While’s Sky’s future plans for Una/Sky Tickets remain unclear, Sky UK stills holds a significant stake in Una Tickets Ltd, and Sky execs Karl Holmes, Colin Jones and Christopher Taylor remain Una directors. Guymer also notes Sky recently began rolling out its Sky VIP loyalty programme, which includes the chance to win VIP tickets to sporting events and film screenings, in the UK and Republic of Ireland.

Sky UK did not respond to multiple requests for comment.

 


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Sky Tickets ramps up music presence with Una buy

Sky Tickets, the new entertainment and sports ticketing venture by telecommunications giant Sky UK, has completed its first major acquisition in the form of British start-up Una TicketsIQ can reveal.

The acquisition of Una, which billed itself as “the UK’s first transparent ticket agency”, will enable Sky to provide “a full end-to-end service to greenfield sites”, says Sky Tickets director Mark Guymer, including new customer Curious Arts Festival in the New Forest.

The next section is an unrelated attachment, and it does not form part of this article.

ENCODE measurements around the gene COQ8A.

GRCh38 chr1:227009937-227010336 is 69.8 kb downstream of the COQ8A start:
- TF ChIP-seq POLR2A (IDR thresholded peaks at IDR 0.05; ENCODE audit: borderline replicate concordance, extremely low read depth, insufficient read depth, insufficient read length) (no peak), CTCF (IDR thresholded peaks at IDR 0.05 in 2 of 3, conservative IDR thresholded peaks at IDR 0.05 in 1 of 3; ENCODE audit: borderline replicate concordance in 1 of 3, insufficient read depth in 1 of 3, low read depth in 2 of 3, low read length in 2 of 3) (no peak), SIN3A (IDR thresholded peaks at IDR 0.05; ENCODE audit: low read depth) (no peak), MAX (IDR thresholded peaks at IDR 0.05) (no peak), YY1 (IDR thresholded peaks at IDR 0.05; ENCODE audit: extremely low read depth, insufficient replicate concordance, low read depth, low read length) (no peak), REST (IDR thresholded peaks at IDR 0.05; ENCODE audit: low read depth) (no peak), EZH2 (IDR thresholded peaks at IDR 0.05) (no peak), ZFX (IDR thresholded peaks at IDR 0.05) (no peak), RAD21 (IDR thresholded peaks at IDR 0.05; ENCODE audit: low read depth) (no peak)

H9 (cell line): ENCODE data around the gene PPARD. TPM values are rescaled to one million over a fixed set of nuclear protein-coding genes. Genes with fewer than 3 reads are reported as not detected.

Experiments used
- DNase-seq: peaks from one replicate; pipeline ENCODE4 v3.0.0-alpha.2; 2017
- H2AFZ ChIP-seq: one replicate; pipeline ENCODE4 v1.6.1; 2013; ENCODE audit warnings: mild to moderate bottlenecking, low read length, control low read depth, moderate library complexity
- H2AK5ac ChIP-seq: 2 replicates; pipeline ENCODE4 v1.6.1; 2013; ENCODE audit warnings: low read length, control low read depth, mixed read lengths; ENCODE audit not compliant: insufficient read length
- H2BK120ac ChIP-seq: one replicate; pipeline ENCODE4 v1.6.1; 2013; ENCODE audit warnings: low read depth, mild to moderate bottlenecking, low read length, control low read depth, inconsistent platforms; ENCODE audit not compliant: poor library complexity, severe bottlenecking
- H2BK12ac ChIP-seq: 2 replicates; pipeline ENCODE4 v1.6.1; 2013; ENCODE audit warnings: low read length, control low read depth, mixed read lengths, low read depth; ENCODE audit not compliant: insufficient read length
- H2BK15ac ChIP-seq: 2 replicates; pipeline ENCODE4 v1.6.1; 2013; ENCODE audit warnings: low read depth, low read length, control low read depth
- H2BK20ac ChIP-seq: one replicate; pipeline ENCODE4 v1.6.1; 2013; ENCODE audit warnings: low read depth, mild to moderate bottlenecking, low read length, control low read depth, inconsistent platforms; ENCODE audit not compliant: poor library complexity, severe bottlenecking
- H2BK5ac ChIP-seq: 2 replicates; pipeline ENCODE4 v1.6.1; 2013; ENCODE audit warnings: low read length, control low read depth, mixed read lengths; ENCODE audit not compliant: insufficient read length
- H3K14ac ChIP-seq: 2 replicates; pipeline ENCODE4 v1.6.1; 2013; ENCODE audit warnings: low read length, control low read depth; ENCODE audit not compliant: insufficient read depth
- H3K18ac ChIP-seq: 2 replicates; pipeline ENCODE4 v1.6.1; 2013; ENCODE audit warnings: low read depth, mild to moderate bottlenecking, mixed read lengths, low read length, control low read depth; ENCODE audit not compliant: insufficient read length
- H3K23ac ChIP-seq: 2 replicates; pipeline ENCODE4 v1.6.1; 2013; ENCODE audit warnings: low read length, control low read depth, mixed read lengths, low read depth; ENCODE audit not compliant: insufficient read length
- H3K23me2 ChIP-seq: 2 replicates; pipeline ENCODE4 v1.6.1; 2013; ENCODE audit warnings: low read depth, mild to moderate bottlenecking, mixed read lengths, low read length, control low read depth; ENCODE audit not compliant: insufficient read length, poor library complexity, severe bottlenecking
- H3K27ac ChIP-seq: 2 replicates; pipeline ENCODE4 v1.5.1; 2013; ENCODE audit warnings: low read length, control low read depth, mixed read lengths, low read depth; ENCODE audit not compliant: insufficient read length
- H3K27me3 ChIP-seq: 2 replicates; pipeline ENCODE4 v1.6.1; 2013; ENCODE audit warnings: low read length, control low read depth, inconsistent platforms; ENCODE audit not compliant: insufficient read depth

The terms of the acquisition are confidential, but Guymer says Sky has kept on the entire Una team.

In addition to Curious Arts, Sky will serve as the exclusive ticketing partner of Ben Lovett’s new London venue, Omeara, deploying Una’s fully digital solution for both.

While Sky Tickets’ Alex Kennedy said at FastForward in February the company is trying to “get [its collective] head round the best way for us to get involved with the music world”, Guymer tells IQ the Una buy isn’t a “concerted effort to push into live music, as this is an area that has always been of interest to us. However, with its end-to-end capability it will no doubt give us even more of a presence.”

A major draw for Sky, says Guymer, was Una’s anti-ticket touting/fraud credentials. Una’s product offering comprised both a mobile ticket – which, similar to Dice, is stored in an online wallet and is unique to the buyer – and a physical ‘Una Pass’ (since renamed ‘Sky Pass’), which also serves as an RFID payment system and proof of age. The company also planned to operate a face-value ticket exchange, which has so far not been integrated into the Sky Tickets platform.